God has sent His Christ for you. He is historical. He lived in the time of Pontius Pilate. He is incarnate, born of the Virgin May, bone of our bones, one of us, flesh for hell's roasting fires. He has suffered, been mocked by soldiers and priests, rejected by family and friends, betrayed by disciples, crucified, executed as the King of the Jews, and is risen from the dead.
Most shocking and unexpected of all His mercy is that He is not angry. He does not hold a grudge. He walks into the upper room and they are reasonably afraid, but He comes speaking peace and breathing out His Spirit.
All this He has done for you. He has been sent by His Father not only for sins, not only for His Father's will, not only to defeat the devil and show who is really good, but He has been sent also for you – to rescue you, to pull you out of the flames of judgment, to redeem you for Himself, to forgive your sins. He could be angry, but He isn't. Nor is He indulgent. He simply is grace incarnate, grace in the flesh, the victor over death, our champion and hero.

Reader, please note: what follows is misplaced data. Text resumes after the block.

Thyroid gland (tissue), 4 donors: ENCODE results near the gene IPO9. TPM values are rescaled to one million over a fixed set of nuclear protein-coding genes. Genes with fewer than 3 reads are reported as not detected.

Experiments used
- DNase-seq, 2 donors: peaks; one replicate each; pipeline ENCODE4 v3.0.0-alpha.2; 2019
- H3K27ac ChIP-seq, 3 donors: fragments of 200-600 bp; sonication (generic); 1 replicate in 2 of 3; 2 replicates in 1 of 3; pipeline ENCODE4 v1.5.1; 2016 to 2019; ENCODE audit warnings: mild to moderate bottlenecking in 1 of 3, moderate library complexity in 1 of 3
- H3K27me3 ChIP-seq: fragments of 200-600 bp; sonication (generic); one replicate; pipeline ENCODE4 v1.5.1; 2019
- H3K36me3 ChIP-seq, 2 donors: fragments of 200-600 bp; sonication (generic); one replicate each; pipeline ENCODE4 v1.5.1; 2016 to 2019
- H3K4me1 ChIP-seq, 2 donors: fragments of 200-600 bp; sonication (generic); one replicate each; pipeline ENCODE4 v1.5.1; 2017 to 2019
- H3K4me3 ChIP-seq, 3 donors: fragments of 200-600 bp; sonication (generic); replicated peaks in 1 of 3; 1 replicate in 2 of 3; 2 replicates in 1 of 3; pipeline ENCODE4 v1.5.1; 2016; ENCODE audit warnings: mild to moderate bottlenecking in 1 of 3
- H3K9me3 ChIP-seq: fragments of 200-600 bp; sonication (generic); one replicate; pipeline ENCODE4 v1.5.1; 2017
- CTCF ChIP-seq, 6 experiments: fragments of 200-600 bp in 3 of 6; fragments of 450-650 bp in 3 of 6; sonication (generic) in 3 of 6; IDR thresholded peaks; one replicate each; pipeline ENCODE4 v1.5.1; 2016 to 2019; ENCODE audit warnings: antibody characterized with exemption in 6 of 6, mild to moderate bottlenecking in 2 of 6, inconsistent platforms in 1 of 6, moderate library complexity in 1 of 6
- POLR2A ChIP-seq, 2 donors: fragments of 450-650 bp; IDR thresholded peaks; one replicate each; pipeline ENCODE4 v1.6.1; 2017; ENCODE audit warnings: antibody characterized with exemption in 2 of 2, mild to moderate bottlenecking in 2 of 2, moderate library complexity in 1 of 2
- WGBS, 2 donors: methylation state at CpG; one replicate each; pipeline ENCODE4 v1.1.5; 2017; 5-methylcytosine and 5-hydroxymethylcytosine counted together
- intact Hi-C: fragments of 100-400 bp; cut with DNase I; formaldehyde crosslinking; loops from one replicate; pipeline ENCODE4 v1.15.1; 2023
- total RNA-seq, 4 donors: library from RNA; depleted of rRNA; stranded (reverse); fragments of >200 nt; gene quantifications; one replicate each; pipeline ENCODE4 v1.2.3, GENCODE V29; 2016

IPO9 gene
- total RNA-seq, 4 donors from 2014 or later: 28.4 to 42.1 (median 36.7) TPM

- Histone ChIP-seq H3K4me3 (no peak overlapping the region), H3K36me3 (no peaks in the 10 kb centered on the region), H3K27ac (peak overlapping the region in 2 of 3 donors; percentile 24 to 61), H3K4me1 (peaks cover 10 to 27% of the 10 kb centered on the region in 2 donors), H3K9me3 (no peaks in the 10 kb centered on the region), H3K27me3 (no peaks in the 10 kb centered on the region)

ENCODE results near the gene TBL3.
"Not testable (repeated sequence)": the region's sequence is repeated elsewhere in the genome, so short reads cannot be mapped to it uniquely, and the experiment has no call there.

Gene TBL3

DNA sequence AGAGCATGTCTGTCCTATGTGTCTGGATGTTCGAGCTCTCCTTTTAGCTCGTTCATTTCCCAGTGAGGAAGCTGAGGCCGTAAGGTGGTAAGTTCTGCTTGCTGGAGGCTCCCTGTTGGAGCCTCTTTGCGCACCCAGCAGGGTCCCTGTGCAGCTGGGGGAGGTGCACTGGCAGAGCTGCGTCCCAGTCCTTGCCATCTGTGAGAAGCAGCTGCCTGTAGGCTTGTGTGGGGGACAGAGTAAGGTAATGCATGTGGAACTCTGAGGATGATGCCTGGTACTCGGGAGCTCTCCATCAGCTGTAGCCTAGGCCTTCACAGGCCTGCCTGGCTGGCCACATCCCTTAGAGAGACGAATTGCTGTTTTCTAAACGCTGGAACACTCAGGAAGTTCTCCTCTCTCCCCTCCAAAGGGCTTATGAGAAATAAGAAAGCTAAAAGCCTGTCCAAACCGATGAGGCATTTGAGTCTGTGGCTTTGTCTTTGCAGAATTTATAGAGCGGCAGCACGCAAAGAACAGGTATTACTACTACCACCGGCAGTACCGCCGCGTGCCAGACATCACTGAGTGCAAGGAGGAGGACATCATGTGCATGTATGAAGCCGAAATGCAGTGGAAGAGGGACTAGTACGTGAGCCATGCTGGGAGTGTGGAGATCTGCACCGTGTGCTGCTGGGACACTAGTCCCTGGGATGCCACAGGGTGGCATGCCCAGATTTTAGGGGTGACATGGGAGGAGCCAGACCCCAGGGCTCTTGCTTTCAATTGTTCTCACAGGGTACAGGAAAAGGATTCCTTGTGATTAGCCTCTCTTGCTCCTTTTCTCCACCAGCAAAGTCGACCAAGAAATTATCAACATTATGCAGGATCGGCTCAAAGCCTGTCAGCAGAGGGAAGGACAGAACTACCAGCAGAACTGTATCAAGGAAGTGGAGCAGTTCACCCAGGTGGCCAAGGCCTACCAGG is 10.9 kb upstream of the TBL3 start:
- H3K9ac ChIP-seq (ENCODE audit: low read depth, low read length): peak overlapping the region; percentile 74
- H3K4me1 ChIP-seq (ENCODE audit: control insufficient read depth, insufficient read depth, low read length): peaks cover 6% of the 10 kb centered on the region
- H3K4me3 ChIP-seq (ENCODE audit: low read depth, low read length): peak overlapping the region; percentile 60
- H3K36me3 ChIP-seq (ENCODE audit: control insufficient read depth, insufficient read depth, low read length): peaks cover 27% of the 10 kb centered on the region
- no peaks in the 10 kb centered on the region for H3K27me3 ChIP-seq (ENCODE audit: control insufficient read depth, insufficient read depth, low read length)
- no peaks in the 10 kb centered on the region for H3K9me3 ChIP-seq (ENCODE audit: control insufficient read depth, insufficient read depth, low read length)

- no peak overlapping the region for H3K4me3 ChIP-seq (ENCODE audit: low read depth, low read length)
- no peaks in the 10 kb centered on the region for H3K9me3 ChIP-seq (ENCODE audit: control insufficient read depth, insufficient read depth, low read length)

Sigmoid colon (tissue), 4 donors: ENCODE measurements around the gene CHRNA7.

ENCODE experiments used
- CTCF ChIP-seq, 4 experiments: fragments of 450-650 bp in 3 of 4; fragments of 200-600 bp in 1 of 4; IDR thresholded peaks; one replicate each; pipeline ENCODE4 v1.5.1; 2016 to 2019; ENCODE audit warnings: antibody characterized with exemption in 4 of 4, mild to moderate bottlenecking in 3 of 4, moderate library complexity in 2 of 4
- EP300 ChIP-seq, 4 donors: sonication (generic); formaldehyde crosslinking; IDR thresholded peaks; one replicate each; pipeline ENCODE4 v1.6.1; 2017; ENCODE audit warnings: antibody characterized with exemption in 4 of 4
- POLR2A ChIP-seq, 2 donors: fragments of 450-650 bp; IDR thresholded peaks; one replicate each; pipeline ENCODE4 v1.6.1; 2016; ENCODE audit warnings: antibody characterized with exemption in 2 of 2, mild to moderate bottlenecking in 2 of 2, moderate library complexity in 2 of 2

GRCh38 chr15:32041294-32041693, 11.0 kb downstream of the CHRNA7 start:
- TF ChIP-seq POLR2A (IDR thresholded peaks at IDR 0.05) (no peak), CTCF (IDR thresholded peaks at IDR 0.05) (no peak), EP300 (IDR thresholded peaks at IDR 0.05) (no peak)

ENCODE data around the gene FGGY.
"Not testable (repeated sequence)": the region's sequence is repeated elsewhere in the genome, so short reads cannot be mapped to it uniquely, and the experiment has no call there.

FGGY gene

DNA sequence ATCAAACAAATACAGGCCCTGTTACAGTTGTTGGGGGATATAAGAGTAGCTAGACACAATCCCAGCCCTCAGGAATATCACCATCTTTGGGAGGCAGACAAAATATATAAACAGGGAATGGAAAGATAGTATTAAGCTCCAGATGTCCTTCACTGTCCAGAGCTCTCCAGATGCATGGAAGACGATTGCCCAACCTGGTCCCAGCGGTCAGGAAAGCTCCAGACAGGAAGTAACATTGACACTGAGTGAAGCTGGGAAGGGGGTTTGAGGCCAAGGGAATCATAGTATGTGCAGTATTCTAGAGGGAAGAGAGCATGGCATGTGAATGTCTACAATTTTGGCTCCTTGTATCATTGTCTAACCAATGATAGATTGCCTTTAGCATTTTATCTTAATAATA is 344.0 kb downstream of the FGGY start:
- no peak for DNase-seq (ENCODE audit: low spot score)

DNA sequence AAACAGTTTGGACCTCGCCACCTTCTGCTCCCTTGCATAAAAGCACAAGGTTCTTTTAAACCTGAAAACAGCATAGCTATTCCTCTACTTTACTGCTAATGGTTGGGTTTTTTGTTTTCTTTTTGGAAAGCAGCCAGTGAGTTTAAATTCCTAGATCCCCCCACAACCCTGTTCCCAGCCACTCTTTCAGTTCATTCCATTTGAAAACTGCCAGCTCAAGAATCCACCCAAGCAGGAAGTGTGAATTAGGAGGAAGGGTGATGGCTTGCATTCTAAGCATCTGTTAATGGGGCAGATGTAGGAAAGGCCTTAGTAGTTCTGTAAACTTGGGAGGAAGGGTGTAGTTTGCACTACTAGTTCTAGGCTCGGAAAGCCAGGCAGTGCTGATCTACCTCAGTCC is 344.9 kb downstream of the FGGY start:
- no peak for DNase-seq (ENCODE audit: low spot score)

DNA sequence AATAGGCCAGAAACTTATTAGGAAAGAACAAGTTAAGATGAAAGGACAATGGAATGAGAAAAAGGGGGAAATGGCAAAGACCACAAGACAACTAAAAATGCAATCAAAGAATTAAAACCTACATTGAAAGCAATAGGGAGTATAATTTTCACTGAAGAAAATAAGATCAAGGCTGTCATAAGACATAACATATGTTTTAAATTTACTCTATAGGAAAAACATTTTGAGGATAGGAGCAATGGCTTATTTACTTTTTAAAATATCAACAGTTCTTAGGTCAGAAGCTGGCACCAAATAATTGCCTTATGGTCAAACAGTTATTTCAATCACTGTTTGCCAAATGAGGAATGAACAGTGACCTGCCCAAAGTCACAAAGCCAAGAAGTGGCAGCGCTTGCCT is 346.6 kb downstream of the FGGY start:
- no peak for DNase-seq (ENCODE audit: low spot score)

Forty-three days after it was finished, He lifted up His pierced hands and blessed them. And while He was blessing them, He rose into the air and was engulfed by a cloud so that they could behold Him no more with their eyes. Among the appearances of our risen Lord in those forty days, this was distinct. As at other times, He apparently came forth suddenly from the invisible world, but He did not, as on former occasions, suddenly vanish from sight, as if He might shortly return as He had done before. This time He withdrew in a different way; as they watched He rose up into the air. In this way He indicated that He was no longer with them and therefore those occasional and supernatural appearances, given to them since the resurrection were now at an end.